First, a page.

Why Allowances Aren't So Bad
 
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Research and articles related to teaching kids finance

Financial Advice

KIDS & MONEY

Articles and research about teaching kids finance

Research and articles related to teaching kids finance

Financial Advice

IMPROVING YOUR CREDIT

Articles and research about teaching kids finance

Why Allowances Aren't So Bad

Published November 1, 2011 | Updated January 16, 2012

Do your parents give you a weekly or monthly allowance? Whether or not it's tied to chores you must complete, this is great practice on managing your money when you get into the working world.

Once you start working for an employer, you'll receive your pay on a set schedule. Asking for extra money between paychecks is not likely to go over well! So learning to manage your money now helps create good habits that will help you for a lifetime.

Your parents likely receive their paychecks on a set schedule, and they have to make their money last until the next pay day comes along. This isn't always easy, especially when they're face with multiple needs and wants. And unexpected events can throw a wrench in even the most carefully-crafted budget. Here's an example. Your parents may want to take the family on a vacation. Maybe they've been putting aside a little money each time they get paid, building their savings account until its balance is sufficient to pay for that vacation. Then a storm comes up, and knocks a tree through the roof of your house. While insurance may pay for part of the repair, your parents might have to dip into the vacation fund to get the roof fixed. That means either delaying the vacation until the savings account has been built up again, or putting part of the vacation on a credit card – which ends up costing much more if the credit card balance is not paid in full each month. (That's because the credit card company charges a monthly fee, called "interest" on the amount put on a credit card. That's another article.)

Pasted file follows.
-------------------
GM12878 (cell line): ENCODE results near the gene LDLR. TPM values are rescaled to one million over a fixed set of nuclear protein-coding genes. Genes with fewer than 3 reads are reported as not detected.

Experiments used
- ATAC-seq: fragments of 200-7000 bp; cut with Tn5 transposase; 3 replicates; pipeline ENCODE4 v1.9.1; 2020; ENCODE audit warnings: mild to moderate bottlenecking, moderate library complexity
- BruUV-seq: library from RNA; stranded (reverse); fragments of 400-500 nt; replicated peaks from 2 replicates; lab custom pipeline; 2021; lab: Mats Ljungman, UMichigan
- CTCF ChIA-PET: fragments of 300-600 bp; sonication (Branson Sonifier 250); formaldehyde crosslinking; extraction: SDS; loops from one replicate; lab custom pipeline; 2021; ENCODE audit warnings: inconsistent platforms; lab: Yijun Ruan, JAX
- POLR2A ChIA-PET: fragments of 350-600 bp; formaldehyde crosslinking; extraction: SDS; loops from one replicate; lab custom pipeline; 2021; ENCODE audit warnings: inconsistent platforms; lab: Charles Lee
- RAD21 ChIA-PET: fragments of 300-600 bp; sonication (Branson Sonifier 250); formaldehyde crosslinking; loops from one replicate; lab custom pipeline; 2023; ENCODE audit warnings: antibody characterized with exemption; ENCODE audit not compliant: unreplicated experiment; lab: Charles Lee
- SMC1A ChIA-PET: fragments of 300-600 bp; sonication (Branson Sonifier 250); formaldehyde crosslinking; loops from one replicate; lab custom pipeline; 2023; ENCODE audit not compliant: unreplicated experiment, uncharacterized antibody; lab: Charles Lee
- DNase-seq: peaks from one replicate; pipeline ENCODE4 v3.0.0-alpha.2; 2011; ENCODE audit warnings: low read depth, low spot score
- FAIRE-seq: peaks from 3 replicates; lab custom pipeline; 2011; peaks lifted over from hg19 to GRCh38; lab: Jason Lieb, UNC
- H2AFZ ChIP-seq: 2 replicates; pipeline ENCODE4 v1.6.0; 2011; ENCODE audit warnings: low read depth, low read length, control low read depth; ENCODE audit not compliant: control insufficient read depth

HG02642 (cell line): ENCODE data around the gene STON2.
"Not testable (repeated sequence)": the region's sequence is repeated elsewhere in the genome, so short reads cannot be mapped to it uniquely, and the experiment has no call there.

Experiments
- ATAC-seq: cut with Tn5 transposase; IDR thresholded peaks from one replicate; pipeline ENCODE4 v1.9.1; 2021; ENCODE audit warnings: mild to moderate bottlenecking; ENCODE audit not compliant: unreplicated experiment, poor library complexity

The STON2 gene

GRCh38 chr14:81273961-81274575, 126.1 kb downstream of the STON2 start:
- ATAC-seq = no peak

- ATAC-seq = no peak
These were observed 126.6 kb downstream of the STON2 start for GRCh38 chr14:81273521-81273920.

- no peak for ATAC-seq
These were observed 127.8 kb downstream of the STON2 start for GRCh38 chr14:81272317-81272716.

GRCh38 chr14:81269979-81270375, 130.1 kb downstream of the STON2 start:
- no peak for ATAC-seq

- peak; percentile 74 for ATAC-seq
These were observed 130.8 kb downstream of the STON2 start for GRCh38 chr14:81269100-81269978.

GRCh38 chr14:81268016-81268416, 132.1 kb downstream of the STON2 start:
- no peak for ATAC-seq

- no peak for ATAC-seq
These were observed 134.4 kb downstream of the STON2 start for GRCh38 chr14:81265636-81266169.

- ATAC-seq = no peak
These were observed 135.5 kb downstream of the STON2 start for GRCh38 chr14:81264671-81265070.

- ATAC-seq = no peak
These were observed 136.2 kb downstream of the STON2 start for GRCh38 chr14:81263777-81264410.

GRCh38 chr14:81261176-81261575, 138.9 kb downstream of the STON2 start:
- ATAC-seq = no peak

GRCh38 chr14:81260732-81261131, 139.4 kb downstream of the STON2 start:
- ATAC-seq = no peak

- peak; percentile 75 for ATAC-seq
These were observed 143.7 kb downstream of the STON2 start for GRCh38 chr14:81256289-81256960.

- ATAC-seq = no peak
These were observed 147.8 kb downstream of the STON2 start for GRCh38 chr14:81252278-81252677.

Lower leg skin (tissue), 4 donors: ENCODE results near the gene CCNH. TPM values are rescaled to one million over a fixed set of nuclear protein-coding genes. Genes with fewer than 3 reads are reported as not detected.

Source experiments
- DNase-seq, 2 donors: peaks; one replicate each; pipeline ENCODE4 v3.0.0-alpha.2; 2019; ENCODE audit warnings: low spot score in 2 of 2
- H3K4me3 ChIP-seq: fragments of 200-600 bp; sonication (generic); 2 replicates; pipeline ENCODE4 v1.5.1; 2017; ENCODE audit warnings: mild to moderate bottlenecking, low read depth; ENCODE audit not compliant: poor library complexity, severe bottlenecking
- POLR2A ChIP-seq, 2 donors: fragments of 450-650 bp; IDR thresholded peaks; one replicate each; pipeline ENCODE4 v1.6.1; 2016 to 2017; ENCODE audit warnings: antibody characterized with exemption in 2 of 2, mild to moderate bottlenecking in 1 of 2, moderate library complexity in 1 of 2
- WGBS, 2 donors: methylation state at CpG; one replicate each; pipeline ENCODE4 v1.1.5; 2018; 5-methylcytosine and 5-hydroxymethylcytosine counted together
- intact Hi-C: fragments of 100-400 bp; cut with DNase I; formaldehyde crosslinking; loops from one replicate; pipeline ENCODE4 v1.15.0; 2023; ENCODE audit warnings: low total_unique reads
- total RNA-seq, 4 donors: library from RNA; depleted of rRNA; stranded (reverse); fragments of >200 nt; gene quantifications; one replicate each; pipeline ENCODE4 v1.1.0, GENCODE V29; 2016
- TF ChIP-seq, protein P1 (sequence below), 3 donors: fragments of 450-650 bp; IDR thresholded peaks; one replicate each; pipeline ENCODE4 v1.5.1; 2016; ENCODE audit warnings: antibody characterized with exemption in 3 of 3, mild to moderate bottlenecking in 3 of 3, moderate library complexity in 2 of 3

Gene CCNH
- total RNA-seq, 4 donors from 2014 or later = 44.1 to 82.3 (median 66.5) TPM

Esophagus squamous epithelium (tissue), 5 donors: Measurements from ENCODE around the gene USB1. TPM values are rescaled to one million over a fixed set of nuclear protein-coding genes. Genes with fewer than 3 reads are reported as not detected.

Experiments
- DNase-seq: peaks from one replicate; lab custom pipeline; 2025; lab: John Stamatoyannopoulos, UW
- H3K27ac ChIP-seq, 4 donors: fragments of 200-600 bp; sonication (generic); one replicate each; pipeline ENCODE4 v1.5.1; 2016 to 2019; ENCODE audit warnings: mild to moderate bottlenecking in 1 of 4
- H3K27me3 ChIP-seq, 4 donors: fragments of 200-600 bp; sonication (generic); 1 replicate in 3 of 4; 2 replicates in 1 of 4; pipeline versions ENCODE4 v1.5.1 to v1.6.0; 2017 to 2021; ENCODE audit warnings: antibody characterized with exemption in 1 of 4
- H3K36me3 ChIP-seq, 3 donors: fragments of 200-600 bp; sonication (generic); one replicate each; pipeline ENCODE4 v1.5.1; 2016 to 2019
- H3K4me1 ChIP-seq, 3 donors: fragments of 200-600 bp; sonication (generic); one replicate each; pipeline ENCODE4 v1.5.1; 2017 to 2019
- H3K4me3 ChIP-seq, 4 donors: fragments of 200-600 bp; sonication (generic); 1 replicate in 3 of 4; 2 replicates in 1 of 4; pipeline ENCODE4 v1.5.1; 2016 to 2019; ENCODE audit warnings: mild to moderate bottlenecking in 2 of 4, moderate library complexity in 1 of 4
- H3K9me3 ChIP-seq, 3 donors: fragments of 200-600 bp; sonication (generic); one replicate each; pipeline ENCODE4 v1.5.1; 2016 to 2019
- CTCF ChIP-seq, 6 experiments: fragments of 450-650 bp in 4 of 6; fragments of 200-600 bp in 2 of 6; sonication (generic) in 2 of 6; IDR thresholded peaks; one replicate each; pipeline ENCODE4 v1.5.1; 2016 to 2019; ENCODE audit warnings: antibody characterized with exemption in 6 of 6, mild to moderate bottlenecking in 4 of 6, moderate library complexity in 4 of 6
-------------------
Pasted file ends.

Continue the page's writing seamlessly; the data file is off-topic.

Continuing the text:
So if you're receiving an allowance, start good habits now by putting a certain amount in a savings account each time you're paid. You might have a big purchase in mind that you're saving for, like a bicycle or an iPad®. Keep in mind that once you have those things, there are costs associated with keeping them running. Your bicycle may eventually need repairs, and you'll want to make sure you keep money in savings for that. An iPad requires internet access, and that incurs a monthly charge. Will your allowance cover that expense?

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